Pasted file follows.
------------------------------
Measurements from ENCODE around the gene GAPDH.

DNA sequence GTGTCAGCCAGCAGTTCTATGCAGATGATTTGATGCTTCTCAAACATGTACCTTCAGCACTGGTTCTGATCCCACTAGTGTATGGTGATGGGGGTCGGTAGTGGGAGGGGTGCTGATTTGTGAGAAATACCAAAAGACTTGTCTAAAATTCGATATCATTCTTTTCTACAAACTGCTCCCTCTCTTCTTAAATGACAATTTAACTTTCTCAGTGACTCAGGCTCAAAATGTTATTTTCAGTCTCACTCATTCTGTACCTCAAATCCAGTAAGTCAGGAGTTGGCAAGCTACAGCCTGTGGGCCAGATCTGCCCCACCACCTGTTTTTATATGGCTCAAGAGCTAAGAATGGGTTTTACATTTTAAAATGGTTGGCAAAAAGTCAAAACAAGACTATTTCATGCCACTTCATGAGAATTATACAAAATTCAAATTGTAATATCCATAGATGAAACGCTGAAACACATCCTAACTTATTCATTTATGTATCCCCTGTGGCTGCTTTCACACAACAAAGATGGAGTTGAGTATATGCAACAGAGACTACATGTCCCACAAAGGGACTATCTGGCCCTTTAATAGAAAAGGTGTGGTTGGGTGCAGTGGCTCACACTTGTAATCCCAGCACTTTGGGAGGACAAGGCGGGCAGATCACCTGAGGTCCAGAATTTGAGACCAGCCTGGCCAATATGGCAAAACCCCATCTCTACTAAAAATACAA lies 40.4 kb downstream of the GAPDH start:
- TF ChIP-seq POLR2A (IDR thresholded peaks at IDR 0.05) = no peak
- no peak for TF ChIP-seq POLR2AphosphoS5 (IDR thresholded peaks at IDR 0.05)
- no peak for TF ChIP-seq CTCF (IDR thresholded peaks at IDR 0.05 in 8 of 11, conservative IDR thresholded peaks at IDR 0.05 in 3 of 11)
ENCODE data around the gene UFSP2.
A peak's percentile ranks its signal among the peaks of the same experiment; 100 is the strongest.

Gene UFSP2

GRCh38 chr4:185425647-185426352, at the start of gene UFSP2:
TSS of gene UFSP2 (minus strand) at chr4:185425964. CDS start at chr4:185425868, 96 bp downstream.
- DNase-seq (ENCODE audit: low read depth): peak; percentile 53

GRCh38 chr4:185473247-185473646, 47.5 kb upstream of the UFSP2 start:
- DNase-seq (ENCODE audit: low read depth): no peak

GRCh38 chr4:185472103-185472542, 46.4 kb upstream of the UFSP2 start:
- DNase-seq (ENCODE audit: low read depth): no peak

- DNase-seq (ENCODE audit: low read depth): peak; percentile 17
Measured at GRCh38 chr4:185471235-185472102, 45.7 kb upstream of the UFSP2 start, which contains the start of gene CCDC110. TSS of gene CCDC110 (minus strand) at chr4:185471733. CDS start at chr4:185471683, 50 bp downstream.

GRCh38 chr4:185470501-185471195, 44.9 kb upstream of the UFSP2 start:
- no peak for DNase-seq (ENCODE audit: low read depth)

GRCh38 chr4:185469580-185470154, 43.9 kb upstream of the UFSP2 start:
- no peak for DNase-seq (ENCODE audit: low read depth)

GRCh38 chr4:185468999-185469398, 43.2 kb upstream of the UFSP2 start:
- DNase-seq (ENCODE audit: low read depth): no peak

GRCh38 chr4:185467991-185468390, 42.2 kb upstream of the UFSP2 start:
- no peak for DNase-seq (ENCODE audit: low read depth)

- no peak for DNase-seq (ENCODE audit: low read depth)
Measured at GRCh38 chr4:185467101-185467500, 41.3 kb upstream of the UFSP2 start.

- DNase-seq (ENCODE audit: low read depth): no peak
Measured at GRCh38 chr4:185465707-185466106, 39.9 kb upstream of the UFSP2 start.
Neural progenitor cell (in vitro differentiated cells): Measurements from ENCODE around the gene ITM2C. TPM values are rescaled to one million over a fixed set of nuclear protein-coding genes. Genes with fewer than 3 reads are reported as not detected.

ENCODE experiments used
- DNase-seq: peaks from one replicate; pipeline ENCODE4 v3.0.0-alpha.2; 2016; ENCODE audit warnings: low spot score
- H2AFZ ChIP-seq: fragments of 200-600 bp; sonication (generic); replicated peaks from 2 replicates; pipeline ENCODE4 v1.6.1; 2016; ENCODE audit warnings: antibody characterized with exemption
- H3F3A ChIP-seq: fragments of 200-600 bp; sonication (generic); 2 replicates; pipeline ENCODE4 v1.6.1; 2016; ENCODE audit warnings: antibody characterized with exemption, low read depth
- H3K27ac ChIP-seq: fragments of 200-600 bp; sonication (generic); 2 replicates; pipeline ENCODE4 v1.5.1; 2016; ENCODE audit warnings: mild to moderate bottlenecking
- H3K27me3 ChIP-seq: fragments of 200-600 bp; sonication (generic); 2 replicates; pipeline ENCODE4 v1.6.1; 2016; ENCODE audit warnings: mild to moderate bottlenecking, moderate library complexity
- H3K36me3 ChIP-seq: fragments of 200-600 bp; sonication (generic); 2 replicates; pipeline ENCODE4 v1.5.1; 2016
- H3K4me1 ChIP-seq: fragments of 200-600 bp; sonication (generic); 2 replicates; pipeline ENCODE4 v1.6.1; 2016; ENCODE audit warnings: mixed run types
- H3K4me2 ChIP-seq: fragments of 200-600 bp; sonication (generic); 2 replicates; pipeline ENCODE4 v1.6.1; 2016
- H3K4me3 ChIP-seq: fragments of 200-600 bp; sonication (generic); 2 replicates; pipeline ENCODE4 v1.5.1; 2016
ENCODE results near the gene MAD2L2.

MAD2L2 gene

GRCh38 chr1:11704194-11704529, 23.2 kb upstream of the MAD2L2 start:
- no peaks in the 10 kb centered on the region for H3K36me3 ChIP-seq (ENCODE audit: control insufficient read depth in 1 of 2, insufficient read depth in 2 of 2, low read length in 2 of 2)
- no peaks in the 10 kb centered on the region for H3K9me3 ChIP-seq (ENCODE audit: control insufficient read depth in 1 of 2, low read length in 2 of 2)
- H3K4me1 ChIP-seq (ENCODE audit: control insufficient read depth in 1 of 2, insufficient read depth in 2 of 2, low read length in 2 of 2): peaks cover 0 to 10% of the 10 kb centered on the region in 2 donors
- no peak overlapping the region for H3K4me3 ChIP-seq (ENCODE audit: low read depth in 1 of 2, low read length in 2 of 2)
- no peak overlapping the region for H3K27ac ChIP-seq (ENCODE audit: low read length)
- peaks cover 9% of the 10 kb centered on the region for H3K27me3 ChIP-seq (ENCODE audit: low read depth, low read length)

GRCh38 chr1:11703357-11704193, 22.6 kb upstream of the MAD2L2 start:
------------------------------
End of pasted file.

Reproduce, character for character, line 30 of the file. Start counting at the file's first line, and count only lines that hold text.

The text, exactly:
Neural progenitor cell (in vitro differentiated cells): Measurements from ENCODE around the gene ITM2C. TPM values are rescaled to one million over a fixed set of nuclear protein-coding genes. Genes with fewer than 3 reads are reported as not detected.